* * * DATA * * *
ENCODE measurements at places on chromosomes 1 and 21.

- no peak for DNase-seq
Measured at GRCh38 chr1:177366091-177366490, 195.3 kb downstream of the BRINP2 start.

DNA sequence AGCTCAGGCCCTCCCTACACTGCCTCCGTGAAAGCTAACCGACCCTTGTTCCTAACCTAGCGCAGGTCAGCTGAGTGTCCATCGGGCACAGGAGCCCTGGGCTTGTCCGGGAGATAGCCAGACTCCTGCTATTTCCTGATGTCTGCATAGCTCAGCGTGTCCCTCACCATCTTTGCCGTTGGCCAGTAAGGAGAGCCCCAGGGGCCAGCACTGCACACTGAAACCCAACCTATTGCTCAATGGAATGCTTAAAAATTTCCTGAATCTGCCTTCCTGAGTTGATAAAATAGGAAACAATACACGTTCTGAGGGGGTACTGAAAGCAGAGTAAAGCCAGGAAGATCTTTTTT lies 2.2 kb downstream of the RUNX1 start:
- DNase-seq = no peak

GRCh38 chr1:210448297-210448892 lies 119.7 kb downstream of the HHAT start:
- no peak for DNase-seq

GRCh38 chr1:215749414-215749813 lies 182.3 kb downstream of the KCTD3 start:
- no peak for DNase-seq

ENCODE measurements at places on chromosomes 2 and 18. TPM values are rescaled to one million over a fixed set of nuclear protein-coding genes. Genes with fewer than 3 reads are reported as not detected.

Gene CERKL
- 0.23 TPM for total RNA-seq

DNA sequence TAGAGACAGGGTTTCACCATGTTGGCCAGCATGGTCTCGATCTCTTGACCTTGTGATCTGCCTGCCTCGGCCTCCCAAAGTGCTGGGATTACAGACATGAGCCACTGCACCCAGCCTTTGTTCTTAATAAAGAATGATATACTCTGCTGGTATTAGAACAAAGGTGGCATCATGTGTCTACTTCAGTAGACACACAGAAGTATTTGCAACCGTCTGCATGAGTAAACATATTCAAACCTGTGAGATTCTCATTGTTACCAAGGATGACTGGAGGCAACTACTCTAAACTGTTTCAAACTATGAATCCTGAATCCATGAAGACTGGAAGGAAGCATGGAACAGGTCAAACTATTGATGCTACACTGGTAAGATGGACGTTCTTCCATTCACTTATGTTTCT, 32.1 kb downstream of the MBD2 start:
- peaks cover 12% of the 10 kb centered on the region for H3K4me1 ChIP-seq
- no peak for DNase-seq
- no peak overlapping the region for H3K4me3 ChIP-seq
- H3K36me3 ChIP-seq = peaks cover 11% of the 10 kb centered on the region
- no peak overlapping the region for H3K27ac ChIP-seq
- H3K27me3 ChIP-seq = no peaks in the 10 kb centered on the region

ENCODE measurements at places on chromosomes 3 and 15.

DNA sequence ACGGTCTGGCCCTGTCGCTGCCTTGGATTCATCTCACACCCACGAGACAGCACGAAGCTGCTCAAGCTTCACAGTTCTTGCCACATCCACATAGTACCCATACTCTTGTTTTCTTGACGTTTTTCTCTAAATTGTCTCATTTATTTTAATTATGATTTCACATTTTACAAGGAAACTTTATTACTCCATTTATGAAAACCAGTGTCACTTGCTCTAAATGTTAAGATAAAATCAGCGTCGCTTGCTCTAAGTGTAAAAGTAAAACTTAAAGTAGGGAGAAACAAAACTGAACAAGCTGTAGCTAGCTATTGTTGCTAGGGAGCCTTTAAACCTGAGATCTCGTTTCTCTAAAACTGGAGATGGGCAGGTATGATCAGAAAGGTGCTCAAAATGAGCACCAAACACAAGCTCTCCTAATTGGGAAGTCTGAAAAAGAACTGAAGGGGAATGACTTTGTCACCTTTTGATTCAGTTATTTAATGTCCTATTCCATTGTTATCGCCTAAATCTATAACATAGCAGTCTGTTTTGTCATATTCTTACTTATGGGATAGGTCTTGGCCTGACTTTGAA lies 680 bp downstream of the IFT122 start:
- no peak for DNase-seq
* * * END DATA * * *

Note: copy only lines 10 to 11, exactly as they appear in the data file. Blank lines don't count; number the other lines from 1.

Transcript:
ENCODE measurements at places on chromosomes 2 and 18. TPM values are rescaled to one million over a fixed set of nuclear protein-coding genes. Genes with fewer than 3 reads are reported as not detected.

Gene CERKL